Hardback:  

Kindle 
Using these links earns us commission at no cost to you
Review by Brian Clegg

Comments

Popular posts from this blog

Bewilderment (SF) - Richard Powers ****

Generally speaking, I avoid anything listed for the Booker Prize as being too worthy and pretentious to be bothered with, but I'd heard good things about Bewilderment , and I have found in the past that genre books that manage to get past the literati ( Wolf Hall , for example) are far better than the average entry. The publisher would probably disagree, but the reality is that Bewilderment is science fiction. I wondered to start with if Richard Powers was dealing more in Lab Lit - fiction with a scientific context but where the science isn't the driver in how people's lives are changed - but this is pretty solid SF. Clearly the book is strongly influenced by that SF classic Flowers for Algernon - in fact, Powers does a couple of open hat tips in its direction. Although Bewilderment isn't as ground-breaking as Flowers , it follows the model of a person's brain being changed by science to deal with an issue, but here it's an emotional problem rather than an in

Human-Centered AI - Ben Shneiderman ****

Reading some popular science books is like biting into a luscious peach. Others are more like being presented with an almond - you have to do a lot of work to get through a difficult shell to get to the bit you want. This is very much an almond of a book, but it's worth the effort. At the time of writing, two popular science topics have become so ubiquitous that it's hard to find anything new to say about them - neuroscience and artificial intelligence. Almost all the (many) AI books I've read have either been paeans to its wonders or dire warnings of how AI will take over the world or make opaque and biassed decisions that destroy lives. What is really refreshing about Ben Shneiderman's book is that it does neither of these - instead it provides an approach to benefit from AI without suffering the negative consequences. That's why it's an important piece of work. To do this, Shneiderman takes us right back to the philosophical contrast between rationalism and e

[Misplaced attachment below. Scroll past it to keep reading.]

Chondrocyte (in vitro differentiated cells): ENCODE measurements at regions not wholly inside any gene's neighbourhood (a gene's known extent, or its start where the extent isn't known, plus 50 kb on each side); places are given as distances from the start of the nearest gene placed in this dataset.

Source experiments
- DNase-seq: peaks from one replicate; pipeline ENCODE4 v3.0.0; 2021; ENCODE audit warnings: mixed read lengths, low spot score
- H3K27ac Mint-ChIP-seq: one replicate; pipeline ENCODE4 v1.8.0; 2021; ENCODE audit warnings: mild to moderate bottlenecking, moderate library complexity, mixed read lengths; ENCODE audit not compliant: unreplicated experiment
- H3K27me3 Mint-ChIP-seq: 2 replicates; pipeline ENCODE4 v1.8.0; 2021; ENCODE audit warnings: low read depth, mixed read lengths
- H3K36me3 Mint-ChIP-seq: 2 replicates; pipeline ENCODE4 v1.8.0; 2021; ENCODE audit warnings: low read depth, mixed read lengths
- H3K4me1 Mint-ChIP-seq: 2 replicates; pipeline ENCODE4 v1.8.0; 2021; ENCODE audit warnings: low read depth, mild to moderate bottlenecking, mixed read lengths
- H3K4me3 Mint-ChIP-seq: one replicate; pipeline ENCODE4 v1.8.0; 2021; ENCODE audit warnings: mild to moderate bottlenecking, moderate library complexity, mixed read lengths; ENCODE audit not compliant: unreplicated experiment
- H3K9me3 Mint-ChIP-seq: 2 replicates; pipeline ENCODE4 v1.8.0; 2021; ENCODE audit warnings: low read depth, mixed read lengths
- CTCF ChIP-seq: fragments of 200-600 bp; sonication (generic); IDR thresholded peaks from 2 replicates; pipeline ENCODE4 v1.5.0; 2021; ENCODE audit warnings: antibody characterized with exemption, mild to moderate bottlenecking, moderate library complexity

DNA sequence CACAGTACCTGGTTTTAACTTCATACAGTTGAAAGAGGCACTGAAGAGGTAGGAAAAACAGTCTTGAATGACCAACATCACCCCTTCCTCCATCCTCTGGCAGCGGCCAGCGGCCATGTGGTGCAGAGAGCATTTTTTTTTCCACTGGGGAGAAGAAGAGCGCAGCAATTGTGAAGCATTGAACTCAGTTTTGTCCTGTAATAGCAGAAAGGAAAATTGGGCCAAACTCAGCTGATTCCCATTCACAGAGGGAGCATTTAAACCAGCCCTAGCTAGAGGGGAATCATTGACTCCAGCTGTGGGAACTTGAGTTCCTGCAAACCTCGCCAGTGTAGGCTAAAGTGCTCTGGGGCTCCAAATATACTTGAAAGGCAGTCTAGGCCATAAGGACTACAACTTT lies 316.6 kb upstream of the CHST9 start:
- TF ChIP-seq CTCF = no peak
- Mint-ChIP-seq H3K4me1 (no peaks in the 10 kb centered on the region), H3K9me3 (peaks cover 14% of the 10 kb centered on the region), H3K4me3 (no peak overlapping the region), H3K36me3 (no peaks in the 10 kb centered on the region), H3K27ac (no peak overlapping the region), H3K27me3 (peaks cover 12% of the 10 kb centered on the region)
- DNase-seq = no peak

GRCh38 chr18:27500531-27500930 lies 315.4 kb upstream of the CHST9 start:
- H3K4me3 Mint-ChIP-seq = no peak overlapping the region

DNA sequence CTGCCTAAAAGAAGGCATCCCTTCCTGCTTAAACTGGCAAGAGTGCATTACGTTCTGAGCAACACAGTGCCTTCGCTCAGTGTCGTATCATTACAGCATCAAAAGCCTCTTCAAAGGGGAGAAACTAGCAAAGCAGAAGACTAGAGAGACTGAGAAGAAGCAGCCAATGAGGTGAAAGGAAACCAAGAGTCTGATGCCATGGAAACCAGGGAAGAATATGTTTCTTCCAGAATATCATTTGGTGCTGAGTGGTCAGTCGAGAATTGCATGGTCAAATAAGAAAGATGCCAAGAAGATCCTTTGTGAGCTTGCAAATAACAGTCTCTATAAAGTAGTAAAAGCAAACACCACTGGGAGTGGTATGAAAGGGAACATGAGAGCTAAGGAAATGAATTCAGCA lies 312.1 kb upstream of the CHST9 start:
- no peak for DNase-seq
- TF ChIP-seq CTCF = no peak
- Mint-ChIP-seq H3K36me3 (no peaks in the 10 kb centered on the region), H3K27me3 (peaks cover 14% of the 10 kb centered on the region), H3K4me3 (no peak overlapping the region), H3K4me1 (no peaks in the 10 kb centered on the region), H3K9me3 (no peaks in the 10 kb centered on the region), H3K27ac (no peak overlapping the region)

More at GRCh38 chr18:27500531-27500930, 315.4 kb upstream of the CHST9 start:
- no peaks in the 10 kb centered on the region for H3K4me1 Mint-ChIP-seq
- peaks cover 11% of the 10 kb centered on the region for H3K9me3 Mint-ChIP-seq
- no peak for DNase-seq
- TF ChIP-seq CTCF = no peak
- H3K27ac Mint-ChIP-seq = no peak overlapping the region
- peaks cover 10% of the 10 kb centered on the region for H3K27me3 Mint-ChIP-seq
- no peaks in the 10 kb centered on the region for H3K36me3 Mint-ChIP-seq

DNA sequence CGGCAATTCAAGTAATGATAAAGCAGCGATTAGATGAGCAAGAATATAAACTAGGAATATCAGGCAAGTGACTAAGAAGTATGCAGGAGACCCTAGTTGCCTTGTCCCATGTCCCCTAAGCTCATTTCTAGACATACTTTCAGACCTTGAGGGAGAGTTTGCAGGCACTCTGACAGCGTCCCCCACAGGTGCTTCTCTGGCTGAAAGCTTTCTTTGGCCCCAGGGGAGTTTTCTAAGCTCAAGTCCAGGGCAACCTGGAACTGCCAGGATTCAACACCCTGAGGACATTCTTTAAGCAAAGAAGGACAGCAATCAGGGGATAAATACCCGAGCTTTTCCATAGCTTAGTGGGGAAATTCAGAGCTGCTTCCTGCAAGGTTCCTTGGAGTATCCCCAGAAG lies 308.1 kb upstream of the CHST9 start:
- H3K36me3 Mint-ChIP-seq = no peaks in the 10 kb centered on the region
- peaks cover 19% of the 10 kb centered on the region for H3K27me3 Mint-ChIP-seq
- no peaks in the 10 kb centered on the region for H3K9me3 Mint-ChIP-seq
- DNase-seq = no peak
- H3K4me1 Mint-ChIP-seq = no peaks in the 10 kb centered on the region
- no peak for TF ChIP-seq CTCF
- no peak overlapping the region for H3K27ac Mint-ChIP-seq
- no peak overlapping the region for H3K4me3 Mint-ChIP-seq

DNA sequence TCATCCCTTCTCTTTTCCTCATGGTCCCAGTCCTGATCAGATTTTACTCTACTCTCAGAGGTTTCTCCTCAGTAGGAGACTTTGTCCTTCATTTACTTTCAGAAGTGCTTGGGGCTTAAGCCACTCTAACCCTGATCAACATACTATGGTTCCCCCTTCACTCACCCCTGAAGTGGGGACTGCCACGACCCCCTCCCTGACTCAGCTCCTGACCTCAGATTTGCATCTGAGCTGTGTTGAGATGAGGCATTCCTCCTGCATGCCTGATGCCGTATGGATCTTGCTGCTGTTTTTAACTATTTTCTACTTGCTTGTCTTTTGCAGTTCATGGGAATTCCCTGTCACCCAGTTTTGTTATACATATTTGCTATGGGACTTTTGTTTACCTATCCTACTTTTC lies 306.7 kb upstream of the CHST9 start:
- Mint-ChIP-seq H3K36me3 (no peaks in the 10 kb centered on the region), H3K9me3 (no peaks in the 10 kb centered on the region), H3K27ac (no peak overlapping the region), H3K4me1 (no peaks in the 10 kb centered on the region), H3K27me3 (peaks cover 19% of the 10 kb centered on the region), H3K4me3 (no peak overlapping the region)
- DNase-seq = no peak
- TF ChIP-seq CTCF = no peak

The Genetic Lottery - Kathryn Paige Harden ****

Sometimes you get hold of a book, then keep putting off reading it, because it seems like it's going to be hard work. That's what I did with The Genetic Lottery - in a sense I was right. It could have been more accessible in its writing style, but where I was expecting a woke, knee-jerk response to genetics and social equality, what we get instead is a well-reasoned argument for taking a different approach, combined with more in-depth explanation of the traps it is possible to fall into when dealing with the influence of genes on cognitive ability, earning etc. - and how to avoid them. Kathryn Paige Harden has to tread carefully. Any mention of linking genetics and ability is liable to face an instant accusation of resorting Galtonesque eugenics. However, Harden espouses what she calls anti-eugenics. It is not enough, she suggests to be genetics blind. If we really want equity of opportunity, we need to try to level out genetic favourability just as much as we should try to de